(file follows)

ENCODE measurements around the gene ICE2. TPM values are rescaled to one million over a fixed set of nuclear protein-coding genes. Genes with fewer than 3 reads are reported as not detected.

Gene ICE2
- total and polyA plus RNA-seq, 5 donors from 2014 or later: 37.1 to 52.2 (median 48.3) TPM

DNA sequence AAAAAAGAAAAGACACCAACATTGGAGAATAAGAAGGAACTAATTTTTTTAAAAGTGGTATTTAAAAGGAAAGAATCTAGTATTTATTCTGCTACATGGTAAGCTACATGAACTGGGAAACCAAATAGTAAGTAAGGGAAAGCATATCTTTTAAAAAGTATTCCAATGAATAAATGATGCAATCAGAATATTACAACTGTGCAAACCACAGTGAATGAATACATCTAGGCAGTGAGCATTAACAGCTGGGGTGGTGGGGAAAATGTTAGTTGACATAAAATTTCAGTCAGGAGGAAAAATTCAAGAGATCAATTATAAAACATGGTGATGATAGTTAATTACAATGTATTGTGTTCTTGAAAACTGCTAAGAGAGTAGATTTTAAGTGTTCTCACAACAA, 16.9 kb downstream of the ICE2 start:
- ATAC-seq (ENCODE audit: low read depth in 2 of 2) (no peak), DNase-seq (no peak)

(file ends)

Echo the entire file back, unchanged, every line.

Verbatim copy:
ENCODE measurements around the gene ICE2. TPM values are rescaled to one million over a fixed set of nuclear protein-coding genes. Genes with fewer than 3 reads are reported as not detected.

Gene ICE2
- total and polyA plus RNA-seq, 5 donors from 2014 or later: 37.1 to 52.2 (median 48.3) TPM

DNA sequence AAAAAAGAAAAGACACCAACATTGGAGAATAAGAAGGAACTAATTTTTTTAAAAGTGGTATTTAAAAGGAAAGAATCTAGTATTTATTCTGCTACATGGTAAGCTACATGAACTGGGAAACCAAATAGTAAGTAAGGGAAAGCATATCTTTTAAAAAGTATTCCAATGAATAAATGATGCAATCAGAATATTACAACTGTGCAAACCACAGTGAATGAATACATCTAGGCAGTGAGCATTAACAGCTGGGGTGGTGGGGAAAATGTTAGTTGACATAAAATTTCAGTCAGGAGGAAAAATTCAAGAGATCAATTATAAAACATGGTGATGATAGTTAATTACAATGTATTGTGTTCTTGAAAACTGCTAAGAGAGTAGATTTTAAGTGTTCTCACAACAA, 16.9 kb downstream of the ICE2 start:
- ATAC-seq (ENCODE audit: low read depth in 2 of 2) (no peak), DNase-seq (no peak)